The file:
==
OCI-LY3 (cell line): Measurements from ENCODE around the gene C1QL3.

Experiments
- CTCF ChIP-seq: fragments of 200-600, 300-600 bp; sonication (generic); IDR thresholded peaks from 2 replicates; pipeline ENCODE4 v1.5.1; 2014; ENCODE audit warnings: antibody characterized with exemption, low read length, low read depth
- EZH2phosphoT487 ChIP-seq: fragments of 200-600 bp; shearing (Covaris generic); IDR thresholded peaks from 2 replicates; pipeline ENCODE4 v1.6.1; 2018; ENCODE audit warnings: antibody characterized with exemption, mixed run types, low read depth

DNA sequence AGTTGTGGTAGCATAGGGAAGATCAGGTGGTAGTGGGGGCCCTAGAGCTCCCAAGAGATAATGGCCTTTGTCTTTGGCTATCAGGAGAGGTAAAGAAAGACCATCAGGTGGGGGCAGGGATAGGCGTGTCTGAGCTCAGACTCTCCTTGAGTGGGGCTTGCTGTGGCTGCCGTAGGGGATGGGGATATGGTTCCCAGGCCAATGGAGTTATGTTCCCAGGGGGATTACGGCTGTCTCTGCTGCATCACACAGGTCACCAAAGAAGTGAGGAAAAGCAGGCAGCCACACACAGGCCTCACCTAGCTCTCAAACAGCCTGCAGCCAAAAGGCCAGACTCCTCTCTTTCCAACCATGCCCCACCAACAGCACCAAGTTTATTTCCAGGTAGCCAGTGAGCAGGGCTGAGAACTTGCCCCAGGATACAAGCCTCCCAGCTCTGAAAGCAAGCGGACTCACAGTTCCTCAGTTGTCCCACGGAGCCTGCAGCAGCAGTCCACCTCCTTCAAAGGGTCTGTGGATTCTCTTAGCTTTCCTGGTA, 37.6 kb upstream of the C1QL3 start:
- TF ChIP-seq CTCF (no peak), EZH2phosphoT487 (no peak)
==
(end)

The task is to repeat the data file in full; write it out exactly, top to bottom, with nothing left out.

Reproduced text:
OCI-LY3 (cell line): Measurements from ENCODE around the gene C1QL3.

Experiments
- CTCF ChIP-seq: fragments of 200-600, 300-600 bp; sonication (generic); IDR thresholded peaks from 2 replicates; pipeline ENCODE4 v1.5.1; 2014; ENCODE audit warnings: antibody characterized with exemption, low read length, low read depth
- EZH2phosphoT487 ChIP-seq: fragments of 200-600 bp; shearing (Covaris generic); IDR thresholded peaks from 2 replicates; pipeline ENCODE4 v1.6.1; 2018; ENCODE audit warnings: antibody characterized with exemption, mixed run types, low read depth

DNA sequence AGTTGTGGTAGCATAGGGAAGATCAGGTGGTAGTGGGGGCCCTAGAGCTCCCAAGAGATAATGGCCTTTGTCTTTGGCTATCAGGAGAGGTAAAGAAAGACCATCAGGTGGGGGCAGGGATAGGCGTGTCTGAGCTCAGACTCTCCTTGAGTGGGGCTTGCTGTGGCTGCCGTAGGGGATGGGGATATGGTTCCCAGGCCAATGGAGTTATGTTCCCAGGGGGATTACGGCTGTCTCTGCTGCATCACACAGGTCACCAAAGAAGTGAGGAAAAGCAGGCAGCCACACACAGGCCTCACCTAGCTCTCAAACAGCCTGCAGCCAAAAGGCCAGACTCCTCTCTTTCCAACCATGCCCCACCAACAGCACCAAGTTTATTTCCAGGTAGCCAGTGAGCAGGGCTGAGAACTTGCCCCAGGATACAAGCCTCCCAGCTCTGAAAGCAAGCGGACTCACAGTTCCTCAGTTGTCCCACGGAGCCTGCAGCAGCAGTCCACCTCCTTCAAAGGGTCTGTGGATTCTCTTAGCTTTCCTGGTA, 37.6 kb upstream of the C1QL3 start:
- TF ChIP-seq CTCF (no peak), EZH2phosphoT487 (no peak)